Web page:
Lit Literature Reviews are designed for the busy English teacher. If you’re looking to build a quality classroom library quickly, or get the right books into the hands of the right students, look no further! Lit Literature Reviews give you quick book stats like length and Lexile, an overview of the book’s strengths, and a profile for its perfect reader. Without further ado, everything you need to know about Belle Epoque….
Title: Belle Epoque
Author: Elizabeth Ross
Genre: Historical Fiction, Romance
Setting: Victorian France
Main Character: Maude Pichon, a poor, French girl who has run away from an arranged marriage to Paris
Page Numbers: 352
What drew me in:
Most of my reading lately has been pretty heavy. I’ve been researching alternative African American literature titles for my course, which led to The Hate U Give. I love, love that book and am now in the middle of teaching it, but after being so engrossed in such serious subject matter, I wanted something a little lighter. A little bit of French romance sounded like the ticket and, I’ll be honest, the beautiful cover drew me in.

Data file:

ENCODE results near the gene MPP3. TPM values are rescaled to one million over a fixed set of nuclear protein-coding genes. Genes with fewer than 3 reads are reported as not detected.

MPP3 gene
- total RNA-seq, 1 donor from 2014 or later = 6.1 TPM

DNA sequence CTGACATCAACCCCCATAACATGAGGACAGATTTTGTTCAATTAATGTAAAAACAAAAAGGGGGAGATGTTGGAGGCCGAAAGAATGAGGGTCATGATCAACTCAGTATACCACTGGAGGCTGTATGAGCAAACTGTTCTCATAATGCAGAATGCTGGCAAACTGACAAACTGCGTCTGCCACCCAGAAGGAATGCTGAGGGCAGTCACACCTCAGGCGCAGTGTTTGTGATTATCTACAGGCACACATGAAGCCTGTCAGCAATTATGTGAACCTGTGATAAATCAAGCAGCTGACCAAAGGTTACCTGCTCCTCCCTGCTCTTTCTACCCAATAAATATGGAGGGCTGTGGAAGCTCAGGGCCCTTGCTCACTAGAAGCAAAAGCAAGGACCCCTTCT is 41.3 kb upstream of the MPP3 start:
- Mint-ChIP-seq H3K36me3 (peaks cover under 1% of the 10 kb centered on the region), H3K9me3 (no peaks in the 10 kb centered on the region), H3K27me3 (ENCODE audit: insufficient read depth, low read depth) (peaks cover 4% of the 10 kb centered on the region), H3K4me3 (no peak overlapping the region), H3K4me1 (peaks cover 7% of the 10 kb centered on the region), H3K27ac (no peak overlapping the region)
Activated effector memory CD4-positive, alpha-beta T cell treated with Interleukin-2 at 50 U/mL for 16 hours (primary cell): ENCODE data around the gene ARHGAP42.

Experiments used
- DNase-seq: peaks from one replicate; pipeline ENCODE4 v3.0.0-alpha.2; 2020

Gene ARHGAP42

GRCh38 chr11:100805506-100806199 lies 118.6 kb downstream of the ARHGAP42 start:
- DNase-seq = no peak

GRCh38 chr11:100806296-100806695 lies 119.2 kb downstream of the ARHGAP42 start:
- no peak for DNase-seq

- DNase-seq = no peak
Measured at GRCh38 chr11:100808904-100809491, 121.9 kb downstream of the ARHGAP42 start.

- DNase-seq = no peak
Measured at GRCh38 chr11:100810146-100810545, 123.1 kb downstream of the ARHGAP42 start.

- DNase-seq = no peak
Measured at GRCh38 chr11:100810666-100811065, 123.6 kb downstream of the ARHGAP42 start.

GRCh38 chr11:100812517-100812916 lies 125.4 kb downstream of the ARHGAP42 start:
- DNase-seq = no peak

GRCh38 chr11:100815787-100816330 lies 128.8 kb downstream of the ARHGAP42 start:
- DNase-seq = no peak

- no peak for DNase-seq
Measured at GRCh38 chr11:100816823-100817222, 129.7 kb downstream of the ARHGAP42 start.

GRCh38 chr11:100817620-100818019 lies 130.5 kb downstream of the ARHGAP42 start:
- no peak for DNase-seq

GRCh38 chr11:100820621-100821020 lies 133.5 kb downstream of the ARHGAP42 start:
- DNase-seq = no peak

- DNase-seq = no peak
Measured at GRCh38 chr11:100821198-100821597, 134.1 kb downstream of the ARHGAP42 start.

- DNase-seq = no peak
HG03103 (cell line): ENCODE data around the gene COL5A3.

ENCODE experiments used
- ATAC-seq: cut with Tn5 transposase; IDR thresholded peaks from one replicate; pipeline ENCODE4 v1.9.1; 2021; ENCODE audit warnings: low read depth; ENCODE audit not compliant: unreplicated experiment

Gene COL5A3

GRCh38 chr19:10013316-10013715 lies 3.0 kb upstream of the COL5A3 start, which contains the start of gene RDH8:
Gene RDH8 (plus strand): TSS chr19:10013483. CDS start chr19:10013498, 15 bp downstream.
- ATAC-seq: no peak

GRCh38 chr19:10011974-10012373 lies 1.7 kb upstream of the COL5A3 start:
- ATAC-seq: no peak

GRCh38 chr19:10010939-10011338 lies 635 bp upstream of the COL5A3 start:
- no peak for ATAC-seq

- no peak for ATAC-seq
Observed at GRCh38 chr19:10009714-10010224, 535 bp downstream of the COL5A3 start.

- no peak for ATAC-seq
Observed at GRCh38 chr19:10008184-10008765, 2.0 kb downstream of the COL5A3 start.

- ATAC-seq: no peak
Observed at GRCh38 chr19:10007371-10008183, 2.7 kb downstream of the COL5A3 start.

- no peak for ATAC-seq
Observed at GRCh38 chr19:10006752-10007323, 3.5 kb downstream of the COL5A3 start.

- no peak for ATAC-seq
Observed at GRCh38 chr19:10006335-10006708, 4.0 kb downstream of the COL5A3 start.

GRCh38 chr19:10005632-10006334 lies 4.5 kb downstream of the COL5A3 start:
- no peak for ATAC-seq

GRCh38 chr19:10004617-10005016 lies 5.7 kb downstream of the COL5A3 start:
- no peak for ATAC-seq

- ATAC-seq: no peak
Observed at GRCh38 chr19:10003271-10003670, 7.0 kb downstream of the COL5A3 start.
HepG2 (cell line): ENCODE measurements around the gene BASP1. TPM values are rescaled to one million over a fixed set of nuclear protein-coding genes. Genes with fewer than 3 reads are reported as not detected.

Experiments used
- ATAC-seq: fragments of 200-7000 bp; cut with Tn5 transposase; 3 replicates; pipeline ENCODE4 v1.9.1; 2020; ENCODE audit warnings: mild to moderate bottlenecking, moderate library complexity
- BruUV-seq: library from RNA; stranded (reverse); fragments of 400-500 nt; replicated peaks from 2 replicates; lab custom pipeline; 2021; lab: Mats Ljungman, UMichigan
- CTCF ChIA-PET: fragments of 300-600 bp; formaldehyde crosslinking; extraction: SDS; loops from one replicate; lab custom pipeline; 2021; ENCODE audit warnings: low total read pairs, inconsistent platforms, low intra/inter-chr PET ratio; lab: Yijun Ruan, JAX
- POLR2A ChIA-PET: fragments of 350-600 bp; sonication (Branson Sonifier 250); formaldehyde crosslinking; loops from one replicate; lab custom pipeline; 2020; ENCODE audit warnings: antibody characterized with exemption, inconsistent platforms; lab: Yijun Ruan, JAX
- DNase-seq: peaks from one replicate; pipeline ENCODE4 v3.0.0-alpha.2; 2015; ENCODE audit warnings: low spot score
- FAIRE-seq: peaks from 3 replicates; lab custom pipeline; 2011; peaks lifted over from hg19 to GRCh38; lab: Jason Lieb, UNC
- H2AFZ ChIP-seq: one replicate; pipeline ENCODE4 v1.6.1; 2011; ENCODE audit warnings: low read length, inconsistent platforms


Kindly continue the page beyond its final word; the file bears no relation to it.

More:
What makes this literature lit?
The premise behind Belle Epoque caught my interest right away. When Maude arrives in Paris, she is desperate for work, but accidentally finds herself working for an agency that only hires ugly women! These women are meant to be foils to beautiful, upper class women who hire them to make themselves appear more attractive by comparison. Maude is horrified to find that she qualifies for the agency, but with rent due in the pricey capital city, she has few options.
One of the threads throughout this novel is the problem of Maude trying to maintain her own self-worth while all of society tells her that she is ugly and plain. I think many of our adolescent students can relate to this feeling. As the story goes and Maude meets new people and explores the city, she learns more about herself–that she is able to deeply enjoy art and even has a knack for artistic expression. She develops, destroys, and re-establishes and rebuilds friendships as she works to find her own identity–something else we can see our students struggling with on their own journeys of self-discovery. And of course, there is romance, although less of the puppy-dog type love and more of a loving, mutual appreciation for one another.
I think this book would be a great addition to your classroom library if you have some teen girls struggling with their own self-esteem, self-worth, or who just love historical fiction. I’m a sucker for any story with corsets and ballrooms and read the whole thing in less than a week!
Looking for more great reads for your classroom?